- Refine breast anatomy simulation: The level of realism required in VCTs is an open question, perpetually appearing in VCT discussions (and review of VCT related publications and funding applications). I believe that VCTs need to be as realistic as needed for the simulation task in question. To that end, I constantly push the boundary of simulated tissue details and physical properties related to a wide range of VCT tasks. Especially important is the topic of simulating breast lesions, and their growth over time. It allows to design VCTs of multiple years of screening, taking into account the changes in lesions size and features between successive screening episodes. In addition, we are currently expanding the simulation of mechanical properties of the breast tissue, to support VCTs of MI and DBTMI. This subproject is closely related to the use of VCTs in other organ/disease which require appropriate modeling of the respective anatomy and pathological changes (e.g., skin cancer; subcutaneous tissue, trabecular bones, lung parenchyma, etc.)
Funding: EU H2020 Marie Curie fellowship, BF
Publications (recent): Torlegård (IWBI 2020); Tomic (SPIE 2021, ECR 2021); Axelsson (SPIE 2021); Bakic (RPD 2021, MIA 2021); Vasudev (SPIE 2019, 2020, 2021)
- Refine and expand acquisition modeling: The level of VCT realism is also related to the adequate simulation of medical imaging methods. My VCT simulation pipeline has been originally motivated by the breast x-ray imaging: digital mammography (DM) and DBT. The pipeline is, however, modality agnostic – it allows to exchange modules for the acquisition simulation. We have recently expanded the VCT pipeline to include detailed simulation of MI imaging, to support VCTs of MI and DBTMI. Also, as mentioned previously, this subproject also provides appropriate image acquisition models for VCTs of other organs/diseases (e.g., dermatoscopy).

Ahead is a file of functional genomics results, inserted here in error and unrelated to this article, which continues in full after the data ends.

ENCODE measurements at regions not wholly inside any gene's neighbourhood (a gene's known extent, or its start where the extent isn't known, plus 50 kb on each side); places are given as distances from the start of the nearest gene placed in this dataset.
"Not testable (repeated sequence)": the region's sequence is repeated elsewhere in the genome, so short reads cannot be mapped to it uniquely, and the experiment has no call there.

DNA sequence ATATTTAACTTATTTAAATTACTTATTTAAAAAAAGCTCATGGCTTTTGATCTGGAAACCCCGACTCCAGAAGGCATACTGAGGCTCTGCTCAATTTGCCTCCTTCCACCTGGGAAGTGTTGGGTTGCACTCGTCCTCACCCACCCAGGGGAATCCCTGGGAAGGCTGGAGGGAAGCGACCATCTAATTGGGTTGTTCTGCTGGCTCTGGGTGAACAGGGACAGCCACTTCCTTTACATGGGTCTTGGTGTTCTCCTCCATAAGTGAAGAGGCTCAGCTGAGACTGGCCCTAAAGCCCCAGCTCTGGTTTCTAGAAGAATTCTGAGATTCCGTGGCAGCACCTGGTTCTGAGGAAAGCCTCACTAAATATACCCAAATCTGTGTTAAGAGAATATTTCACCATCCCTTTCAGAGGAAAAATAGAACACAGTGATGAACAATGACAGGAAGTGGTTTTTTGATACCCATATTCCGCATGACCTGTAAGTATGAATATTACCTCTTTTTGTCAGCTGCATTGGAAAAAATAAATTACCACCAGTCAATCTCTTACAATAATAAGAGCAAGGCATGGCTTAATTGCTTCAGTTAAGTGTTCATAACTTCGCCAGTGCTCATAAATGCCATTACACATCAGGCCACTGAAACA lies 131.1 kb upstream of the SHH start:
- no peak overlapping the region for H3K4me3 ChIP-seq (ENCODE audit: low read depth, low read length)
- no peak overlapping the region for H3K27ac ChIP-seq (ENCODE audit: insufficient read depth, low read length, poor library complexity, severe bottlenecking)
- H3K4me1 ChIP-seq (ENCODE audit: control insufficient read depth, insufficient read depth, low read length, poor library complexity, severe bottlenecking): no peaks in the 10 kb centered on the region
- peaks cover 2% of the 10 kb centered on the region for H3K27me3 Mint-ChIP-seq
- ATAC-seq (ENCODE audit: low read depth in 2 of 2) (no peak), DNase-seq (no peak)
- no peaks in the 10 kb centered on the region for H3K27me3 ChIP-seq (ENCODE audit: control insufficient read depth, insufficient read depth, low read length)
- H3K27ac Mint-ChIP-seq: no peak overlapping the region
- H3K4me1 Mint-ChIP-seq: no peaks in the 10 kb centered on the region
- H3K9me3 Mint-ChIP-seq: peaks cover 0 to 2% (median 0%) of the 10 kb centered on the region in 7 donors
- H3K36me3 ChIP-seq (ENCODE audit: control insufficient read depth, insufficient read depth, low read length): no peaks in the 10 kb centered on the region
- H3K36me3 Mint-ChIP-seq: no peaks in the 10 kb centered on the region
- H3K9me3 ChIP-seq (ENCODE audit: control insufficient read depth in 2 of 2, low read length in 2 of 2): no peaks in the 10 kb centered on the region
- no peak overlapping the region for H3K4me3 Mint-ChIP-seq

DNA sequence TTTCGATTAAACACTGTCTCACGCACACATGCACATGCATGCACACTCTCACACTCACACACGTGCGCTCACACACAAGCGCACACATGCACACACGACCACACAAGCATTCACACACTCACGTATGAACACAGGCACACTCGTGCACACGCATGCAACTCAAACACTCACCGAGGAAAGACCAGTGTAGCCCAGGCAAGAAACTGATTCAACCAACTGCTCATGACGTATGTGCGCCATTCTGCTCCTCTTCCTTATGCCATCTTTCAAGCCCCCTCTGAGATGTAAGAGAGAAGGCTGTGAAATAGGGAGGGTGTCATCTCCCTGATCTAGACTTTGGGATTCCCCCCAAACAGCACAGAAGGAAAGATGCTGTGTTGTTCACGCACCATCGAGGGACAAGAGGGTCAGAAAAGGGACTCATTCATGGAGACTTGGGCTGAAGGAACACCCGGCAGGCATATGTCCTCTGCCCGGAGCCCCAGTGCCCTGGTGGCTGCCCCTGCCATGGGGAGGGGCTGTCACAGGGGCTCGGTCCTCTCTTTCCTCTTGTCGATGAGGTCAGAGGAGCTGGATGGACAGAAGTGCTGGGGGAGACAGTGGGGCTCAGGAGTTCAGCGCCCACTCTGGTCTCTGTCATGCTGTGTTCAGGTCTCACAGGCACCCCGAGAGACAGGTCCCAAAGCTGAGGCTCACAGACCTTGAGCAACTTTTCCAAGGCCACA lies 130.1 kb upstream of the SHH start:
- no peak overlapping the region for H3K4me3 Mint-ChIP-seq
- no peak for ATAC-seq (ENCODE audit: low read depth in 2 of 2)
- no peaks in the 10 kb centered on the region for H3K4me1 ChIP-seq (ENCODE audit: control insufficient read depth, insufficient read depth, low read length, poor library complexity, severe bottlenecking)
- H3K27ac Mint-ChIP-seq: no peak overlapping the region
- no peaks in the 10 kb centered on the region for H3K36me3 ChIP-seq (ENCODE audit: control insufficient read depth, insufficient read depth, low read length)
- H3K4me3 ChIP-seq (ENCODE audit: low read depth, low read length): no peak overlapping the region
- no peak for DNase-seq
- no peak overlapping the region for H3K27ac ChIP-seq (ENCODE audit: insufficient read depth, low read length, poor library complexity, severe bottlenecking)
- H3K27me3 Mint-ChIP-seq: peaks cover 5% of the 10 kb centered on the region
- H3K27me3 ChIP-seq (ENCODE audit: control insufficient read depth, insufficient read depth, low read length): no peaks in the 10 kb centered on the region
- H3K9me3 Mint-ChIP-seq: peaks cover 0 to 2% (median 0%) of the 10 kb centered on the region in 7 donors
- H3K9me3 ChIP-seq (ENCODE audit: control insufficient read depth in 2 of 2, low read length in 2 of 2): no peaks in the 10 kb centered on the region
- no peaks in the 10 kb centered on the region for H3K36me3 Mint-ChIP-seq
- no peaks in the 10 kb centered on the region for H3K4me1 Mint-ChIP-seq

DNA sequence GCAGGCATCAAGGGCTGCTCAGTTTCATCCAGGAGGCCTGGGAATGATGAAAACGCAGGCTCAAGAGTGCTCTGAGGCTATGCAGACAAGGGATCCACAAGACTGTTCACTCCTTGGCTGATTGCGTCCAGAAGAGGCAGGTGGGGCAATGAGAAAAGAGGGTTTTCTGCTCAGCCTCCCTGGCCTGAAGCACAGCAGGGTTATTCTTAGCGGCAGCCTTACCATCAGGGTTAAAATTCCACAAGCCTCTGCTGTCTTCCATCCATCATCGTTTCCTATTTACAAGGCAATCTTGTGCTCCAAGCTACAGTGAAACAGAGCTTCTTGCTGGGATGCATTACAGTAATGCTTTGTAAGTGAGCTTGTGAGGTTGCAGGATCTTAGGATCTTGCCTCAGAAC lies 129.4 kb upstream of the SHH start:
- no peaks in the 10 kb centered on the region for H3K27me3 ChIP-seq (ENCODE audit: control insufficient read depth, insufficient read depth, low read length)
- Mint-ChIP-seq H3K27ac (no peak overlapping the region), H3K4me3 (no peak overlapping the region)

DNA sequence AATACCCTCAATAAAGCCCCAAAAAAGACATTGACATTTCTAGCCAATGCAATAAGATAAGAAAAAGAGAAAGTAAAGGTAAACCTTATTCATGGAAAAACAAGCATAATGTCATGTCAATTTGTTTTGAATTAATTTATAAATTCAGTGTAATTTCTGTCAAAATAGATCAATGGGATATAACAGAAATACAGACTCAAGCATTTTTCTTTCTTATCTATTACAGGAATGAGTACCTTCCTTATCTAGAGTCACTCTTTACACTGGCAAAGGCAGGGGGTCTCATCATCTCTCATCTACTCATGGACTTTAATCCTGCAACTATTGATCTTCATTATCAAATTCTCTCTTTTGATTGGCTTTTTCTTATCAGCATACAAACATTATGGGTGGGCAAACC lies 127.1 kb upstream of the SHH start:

Funding: EU H2020 Marie Curie fellowship, BF
Publications (recent): Axelsson (SPIE 2021); Bakic (RPD 2021, MIA 2021); Vasudev (SPIE 2019, 2020, 2021)
- Design and run VCTs of breast cancer imaging: The VCT approach is of interest in testing novel imaging methods or hypothetical screening strategies. At LUCI, this is of importance for supporting the evaluation of DBTMI in breast cancer screening. In addition, VCTs can be used to explore by simulation the effects of MBTST (or even expanded MBTST with DBTMI) – or their followup -- on specific patient populations.
Funding: EU H2020 Marie Curie fellowship
- (future) Explore other applications and benefits of VCTs: My VCT framework represents a research testbed to explore hypothetical imaging applications. Potential research topics include (i) Use of VCT simulated images in Transfer Learning in AI to reduce the demand on large clinical datasets, or (ii) Combine virtual and clinical data into co-clinical trials.
- Design and run VCTs beyond breast imaging: In addition to my primary focus on breast imaging, I have bene using VCTs in other organs and diseases, including dermatology (collab w/ Barco Healthcare), subcutaneous fat in mid-thigh (collab w/ Delaware State Univ). Potential future research topics may include VCTs of echocardiography (for the analysis of cardiotoxicity in oncological treatment); lung parenchyma (for COVID-19 or COPD research); trabecular bone (for osteoporosis), etc.
Funding: Unfunded supervision of PhD student @ Barco/Univ Ghent; consulting with Delaware State Univ
Publications: Vasudev (SPIE 2019, 2020, 2021)